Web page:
The main thing I like about Prosper is that it is all automated. I don't have to spend a single second anymore after setting my automated filters for loans and the interest and monthly additions get reinvested :)

    I think you have a high standard for yourself which is good. After all, if we get too happy with what we have, then we won't continue to improve :)
  • Bricky, you are doing amazing. Now it is time to supercharge building your wealth, pay off all of your debts as fast as possible and never borrow another penny...ever. You'll be shocked at the results and the decisions it will help you make with your money. I'm 42 and have been debt free since I was 32 including my home. I was making similar money at your age and make much more these days because of how I conduct my financial life. DO NOT worry about investments beyond what is going into your 401k, have an emergency fund of 6 months expenses in cash, and throw the rest towards debt. Don't save for a kids college yet or take some ridiculously expensive vacation...just get debt free. When you actually pay cash for stuff like cars and furniture and a new nicer home, it makes you really contemplate if it is really what you want. 10 years after becoming debt free I have an 8 figure net worth, have paid for investments that way more than I made as a salary back then and best of all I sleep like a baby every night even if the stock market goes down 400 points. Trying to chase 4% or 5% swings on return because you have a cheap mortgage will not get you rich. Think of it this way...if your house was 100% paid for, would you go out and take a mortgage at 3.8% to go invest it in the stock market? If your answer is yes, you are in trouble! All kidding aside, you are doing great you will be a multi-millionaire one day, only extra piece of advice is to get to that next level of wealth you will have to go after the X-Factor that Sam talks about. It is a lot easier though to swing for the fences when your downside doesn't involve you losing your home or being stressed beyond belief financially. Good luck & keep up the good work, my guess is you'll be making $600k/year by the time you are my age.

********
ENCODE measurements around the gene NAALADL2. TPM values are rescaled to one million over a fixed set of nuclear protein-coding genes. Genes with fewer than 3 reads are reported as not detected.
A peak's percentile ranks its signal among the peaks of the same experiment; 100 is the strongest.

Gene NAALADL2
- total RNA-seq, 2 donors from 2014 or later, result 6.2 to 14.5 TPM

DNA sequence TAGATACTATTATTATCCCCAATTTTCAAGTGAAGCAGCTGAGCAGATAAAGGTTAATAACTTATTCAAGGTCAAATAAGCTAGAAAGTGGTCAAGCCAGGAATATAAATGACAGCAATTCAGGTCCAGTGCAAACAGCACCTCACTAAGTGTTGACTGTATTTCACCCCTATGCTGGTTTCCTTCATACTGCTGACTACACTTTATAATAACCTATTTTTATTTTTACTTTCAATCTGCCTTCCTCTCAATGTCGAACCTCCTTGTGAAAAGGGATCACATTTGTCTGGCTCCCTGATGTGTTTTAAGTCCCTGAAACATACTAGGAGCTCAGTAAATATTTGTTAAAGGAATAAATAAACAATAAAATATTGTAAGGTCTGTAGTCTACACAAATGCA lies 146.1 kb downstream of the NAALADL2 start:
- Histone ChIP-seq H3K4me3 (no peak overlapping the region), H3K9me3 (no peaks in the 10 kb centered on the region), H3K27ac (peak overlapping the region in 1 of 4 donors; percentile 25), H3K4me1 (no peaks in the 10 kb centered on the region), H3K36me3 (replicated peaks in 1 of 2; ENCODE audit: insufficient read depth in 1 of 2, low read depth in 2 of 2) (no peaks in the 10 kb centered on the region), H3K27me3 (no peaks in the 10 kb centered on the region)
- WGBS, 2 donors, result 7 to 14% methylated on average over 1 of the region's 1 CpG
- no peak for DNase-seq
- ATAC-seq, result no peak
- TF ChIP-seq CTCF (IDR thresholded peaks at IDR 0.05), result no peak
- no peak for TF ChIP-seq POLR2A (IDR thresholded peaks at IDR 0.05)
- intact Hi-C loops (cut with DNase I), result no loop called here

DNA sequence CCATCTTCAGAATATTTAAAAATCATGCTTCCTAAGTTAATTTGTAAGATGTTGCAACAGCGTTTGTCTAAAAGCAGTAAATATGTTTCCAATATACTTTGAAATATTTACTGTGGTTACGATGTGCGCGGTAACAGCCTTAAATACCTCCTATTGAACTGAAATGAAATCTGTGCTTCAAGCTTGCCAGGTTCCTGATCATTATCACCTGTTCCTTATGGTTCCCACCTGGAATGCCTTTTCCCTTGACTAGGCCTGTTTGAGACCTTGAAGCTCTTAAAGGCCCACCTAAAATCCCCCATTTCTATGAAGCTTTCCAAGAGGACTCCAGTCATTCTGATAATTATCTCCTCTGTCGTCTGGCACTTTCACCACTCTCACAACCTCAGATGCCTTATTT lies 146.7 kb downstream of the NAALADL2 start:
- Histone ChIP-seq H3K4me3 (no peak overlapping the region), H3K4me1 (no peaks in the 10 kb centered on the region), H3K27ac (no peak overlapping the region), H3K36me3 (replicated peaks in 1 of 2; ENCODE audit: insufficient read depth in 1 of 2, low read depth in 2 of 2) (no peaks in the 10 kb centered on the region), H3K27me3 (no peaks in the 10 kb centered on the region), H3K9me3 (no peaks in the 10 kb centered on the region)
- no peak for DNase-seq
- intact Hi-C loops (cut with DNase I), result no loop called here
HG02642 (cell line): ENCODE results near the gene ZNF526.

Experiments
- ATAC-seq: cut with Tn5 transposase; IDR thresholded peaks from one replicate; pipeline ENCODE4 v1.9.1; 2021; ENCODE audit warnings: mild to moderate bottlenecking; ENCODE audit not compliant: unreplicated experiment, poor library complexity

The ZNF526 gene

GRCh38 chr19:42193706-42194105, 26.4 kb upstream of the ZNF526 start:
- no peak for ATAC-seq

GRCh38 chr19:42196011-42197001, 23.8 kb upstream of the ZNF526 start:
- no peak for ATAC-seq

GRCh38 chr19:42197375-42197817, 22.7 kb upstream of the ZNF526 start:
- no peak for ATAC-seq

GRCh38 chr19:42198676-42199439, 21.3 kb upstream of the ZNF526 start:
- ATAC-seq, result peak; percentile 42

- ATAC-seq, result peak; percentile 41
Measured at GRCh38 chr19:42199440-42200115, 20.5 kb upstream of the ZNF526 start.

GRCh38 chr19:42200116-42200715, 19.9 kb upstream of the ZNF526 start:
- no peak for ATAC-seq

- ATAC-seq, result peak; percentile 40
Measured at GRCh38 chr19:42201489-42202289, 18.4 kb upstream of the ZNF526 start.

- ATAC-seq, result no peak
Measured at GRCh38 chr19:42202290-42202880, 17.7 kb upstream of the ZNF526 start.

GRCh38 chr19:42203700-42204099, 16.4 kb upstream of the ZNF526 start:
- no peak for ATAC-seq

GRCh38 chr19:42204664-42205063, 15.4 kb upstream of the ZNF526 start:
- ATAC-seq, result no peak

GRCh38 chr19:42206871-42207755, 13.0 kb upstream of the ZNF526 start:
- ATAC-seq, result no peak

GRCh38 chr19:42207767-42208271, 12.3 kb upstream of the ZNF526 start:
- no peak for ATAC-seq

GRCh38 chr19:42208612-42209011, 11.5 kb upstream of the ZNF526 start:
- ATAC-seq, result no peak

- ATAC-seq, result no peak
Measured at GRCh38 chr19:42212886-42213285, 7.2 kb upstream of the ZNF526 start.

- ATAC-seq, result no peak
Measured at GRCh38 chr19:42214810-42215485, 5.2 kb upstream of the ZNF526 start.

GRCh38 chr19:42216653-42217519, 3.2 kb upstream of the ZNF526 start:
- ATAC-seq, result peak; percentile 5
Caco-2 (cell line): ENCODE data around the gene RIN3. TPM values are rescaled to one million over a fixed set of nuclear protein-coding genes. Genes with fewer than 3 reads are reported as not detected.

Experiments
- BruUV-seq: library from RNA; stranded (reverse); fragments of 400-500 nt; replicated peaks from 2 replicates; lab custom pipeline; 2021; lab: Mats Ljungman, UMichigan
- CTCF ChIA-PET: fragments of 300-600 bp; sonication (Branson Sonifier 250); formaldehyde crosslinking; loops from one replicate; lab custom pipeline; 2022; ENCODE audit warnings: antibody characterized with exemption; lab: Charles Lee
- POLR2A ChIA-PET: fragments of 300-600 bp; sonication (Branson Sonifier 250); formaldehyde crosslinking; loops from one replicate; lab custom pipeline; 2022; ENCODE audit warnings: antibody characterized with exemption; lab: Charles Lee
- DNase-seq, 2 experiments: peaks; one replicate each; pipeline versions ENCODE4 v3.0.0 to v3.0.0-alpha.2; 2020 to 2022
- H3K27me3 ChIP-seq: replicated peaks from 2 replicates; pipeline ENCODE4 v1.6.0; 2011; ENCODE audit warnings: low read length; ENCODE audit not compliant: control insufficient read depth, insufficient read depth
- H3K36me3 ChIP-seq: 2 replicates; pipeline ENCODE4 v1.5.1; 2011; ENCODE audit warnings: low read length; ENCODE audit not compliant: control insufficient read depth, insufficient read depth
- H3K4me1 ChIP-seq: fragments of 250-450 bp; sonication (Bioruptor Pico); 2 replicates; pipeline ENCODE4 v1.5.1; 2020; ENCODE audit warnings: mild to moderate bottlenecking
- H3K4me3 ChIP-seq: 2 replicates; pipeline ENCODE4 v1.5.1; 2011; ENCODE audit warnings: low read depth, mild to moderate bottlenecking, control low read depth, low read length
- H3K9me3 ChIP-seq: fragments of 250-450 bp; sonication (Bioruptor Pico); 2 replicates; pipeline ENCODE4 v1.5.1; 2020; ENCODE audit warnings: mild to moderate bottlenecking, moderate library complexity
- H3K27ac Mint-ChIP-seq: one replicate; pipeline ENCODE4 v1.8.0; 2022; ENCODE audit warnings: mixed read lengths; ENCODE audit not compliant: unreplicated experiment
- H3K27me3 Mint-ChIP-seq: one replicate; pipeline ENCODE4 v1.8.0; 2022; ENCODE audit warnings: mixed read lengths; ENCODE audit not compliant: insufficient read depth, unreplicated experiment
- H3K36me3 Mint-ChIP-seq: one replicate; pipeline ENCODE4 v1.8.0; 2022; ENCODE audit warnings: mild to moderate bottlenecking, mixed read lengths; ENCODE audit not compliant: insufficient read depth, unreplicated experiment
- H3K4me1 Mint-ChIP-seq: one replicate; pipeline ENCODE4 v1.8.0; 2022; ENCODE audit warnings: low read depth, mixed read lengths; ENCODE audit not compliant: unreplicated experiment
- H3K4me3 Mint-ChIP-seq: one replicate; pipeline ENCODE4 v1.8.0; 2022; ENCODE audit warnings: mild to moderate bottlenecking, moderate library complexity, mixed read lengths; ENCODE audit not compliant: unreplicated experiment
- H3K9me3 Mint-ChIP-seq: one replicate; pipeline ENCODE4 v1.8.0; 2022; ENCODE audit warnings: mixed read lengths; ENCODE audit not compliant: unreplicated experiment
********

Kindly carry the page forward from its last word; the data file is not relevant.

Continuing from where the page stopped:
• Both of you are doing amazing. At 35 years of age with a wife and two kids, I feel like a slacker now as my salary with benefits scratches 100K and I have my house set to be paid off by 50, a car this year and another car by 40. I think I just need to work harder :)
  • JNJ, having a paid for house at 50 is better than 99.9% of the rest of the need to necessarily work harder, work smarter & make sure to enjoy life along the way cause you are doing great too! Keep your eyes out for opportunities as well, they creep up when you least suspect them.
  • @Bricky81 Seems pretty good to me mate. 1-2x your salary by age 30 as a net worth is good. You eventually want to get to around 15X when you want to retire.

    Take a look at the charts here: